Nazanin Zaghari-Ratcliffe: Iran protests are at point of 'no return'

British-Iranian charity worker, who was jailed for six years in Tehran, criticises move to shut down the internet

Nazanin Zaghari-Ratcliffe has spoken out about the protests in Iran during a charity speech. PA
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Protests in Iran have reached a point of "no return" as demonstrators demand wide reforms, British-Iranian charity worker Nazanin Zaghari-Ratcliffe has said.

Ms Zaghari-Ratcliffe spent six years detained in Iran until she was freed in March after successful negotiations between the British and Iranian governments.

She was visiting her parents in Iran when she was arrested in 2016 and separated from her daughter as she was about to board a flight home from Tehran.

On Wednesday, she gave a speech to the Thomson Reuters Foundation's charity Trust Conference and criticised the situation in Iran.

She said the government's suppression of the demonstrations, which were triggered by the death in custody of 22-year-old Mahsa Amini after she was accused of wearing her headscarf improperly, and shutting down of the internet showed the regime was scared of losing control.

"The anger has been building up for many, many years," she said.

"We can see a coming together for one single goal and that is freedom. The protests are really, really powerful this time. I don't think we've ever seen the unity we're seeing now."

She described Ms Amini's death as the "spark for an explosion".

"There is a generational shift which plays a massive role in the new movement," said Ms Zaghari-Ratcliffe, who works for the Thomson Reuters Foundation as a project manager.

"This is the generation of social media and TikTok and the internet. They know more about the world and their rights than we did. They have a lot more courage than we did."

The protests have involved women taking off their veils, with crowds calling for the downfall of Iranian supreme leader Ayatollah Ali Khamenei.

Thousands have been detained by security forces and more than 200 killed, including children, according to rights groups.

During her detention in Tehran's Evin prison, Ms Zaghari-Ratcliffe said she met many women who had received long jail terms for protesting against Iran's mandatory hijab rule, including one 19-year-old sentenced to 24 years.

She said the current protests were a greater threat to the regime than previous ones because they had attracted broader support, with labour unions now organising strikes which could potentially paralyse the economy.

"There's no return from here," she said. "This is not just about forced hijab any more. It's also about the repressive rules they've been imposing on people for a very, very long time. It's about unemployment, it's about lifestyle, it's about freedom to have access to information and the internet."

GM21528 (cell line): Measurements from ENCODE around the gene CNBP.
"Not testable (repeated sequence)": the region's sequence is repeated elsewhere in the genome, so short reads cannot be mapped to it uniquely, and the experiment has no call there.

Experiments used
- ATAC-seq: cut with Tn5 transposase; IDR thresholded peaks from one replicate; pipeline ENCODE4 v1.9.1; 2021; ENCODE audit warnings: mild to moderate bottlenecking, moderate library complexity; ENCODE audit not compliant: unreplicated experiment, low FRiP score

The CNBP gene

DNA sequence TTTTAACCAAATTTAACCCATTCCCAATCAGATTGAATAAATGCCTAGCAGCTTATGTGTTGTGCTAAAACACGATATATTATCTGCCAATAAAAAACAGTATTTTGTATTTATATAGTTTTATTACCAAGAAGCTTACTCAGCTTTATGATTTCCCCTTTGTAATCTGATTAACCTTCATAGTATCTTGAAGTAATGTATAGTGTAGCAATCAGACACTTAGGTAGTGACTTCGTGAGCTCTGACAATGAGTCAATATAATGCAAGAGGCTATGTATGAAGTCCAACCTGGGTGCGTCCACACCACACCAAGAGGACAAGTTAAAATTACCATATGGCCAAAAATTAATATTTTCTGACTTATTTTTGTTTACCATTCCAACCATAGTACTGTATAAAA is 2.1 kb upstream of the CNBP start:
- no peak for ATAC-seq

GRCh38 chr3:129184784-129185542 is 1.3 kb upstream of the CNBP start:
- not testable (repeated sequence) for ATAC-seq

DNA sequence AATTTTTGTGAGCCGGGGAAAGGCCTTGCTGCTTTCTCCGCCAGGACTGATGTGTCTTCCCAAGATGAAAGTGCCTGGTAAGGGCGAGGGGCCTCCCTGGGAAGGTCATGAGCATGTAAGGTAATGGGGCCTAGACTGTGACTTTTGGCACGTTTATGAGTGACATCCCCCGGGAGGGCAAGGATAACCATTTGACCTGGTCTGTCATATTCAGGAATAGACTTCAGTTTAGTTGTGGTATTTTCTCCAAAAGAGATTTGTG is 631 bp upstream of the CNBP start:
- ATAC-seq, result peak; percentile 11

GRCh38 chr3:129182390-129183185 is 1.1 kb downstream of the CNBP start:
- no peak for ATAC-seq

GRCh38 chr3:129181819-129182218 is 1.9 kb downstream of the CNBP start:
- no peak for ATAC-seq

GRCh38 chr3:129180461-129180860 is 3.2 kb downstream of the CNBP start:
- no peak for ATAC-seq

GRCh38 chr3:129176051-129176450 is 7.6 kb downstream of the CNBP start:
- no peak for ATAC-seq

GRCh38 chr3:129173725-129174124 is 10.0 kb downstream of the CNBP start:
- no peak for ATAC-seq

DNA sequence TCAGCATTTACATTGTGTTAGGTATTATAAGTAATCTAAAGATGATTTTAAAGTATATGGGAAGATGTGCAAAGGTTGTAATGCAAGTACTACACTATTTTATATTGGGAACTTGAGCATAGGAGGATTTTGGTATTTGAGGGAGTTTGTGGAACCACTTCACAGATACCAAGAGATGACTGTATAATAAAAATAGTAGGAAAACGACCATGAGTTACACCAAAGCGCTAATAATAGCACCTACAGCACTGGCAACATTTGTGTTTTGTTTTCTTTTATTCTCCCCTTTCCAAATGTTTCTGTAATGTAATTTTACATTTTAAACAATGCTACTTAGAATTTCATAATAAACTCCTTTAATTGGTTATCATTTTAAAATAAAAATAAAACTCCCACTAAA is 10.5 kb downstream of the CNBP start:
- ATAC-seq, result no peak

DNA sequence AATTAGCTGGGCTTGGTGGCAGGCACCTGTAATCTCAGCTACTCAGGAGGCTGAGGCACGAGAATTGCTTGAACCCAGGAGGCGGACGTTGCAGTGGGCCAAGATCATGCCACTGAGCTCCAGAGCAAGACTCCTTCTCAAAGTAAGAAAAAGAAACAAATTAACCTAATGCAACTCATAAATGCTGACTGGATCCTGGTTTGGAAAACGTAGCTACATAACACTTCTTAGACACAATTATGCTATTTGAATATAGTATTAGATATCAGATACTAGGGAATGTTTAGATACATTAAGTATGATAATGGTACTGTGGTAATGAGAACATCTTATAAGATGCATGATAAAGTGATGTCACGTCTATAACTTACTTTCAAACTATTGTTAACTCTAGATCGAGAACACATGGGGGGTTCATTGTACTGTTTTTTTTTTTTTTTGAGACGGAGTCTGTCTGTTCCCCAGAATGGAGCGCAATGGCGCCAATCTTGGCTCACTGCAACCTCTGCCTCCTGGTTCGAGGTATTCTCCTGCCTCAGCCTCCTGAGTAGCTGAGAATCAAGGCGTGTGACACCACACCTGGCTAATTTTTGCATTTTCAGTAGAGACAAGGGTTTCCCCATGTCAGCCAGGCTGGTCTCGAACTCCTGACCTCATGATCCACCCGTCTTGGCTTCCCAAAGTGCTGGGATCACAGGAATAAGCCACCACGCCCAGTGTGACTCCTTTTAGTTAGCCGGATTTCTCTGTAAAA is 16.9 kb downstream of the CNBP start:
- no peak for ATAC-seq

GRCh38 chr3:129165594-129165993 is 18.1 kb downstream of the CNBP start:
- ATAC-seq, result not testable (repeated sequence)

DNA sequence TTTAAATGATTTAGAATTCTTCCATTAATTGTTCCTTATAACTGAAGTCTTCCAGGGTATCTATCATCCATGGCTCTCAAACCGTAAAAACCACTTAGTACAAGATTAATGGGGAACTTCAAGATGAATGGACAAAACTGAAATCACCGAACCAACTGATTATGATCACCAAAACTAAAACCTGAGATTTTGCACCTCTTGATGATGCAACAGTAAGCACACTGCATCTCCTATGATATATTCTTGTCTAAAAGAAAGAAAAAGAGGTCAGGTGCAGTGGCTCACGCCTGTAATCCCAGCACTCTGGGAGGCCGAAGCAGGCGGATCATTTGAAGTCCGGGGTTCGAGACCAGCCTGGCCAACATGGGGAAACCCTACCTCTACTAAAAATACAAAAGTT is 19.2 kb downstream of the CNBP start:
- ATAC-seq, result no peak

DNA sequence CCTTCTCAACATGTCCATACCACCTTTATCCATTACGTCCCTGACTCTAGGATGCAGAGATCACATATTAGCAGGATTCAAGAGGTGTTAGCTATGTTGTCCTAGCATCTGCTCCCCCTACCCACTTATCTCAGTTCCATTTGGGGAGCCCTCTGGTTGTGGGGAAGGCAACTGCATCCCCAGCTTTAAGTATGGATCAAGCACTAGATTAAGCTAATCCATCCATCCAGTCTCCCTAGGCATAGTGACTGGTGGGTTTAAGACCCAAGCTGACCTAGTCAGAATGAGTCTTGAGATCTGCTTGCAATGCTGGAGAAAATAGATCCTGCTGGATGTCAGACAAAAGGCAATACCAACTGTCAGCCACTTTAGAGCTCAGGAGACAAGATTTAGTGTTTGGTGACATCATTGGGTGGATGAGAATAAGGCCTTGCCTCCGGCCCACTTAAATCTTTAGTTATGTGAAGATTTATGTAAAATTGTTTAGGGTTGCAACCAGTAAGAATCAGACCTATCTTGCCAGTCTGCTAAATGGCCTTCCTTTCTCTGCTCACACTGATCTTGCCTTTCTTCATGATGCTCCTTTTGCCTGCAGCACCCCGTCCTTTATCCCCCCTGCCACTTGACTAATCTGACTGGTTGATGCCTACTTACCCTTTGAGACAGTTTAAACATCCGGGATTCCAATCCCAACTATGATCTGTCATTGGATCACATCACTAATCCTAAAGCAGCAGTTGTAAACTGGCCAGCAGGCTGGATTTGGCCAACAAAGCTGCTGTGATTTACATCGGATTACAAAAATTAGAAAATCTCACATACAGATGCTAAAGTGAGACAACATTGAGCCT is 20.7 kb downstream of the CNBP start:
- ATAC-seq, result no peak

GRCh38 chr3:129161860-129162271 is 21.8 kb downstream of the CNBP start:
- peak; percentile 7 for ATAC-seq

Iran has shut down the internet and blocked access to platforms such as Instagram and WhatsApp to stop people organising protests and sharing images with the outside world.

"Shutting down the internet is exactly what they are doing when they put people in solitary [confinement], only on a bigger scale," said Ms Zaghari-Ratcliffe.

Iranian police arrive to disperse a protest, staged to mark 40 days since the death in custody of 22-year-old Mahsa Amini. AP

"They disconnect you from the outside world so the world doesn't know what is happening to you and you can't tell them. They want people to be scared and feel forgotten."

Ms Zaghari-Ratcliffe said she would continue to speak up for other detainees, including British-born environmentalist Morad Tahbaz who was expected to fly back to the UK with her in March but was kept behind at the last moment.

He was released on bail with an electronic tag in Tehran in July.

"My story is the story of many people in Iran who remain in prison, I've got the responsibility to be their voice," she said.

"It's a shame for those of us living in enforced exile that we cannot be with the women on the streets but we are certainly very proud."

Ms Zaghari-Ratcliffe is living in London with her daughter and husband Richard, who ran a long campaign for her release including a three-week hunger strike while camped outside the Foreign and Commonwealth Office in central London.

"Freedom is a very relative concept," she said. "I'm free in terms of coming out of prison and coming back home to my family in London. But I have left a part of me in Iran.

"I won't be completely free until my country is free."

Updated: October 26, 2022, 4:29 PM
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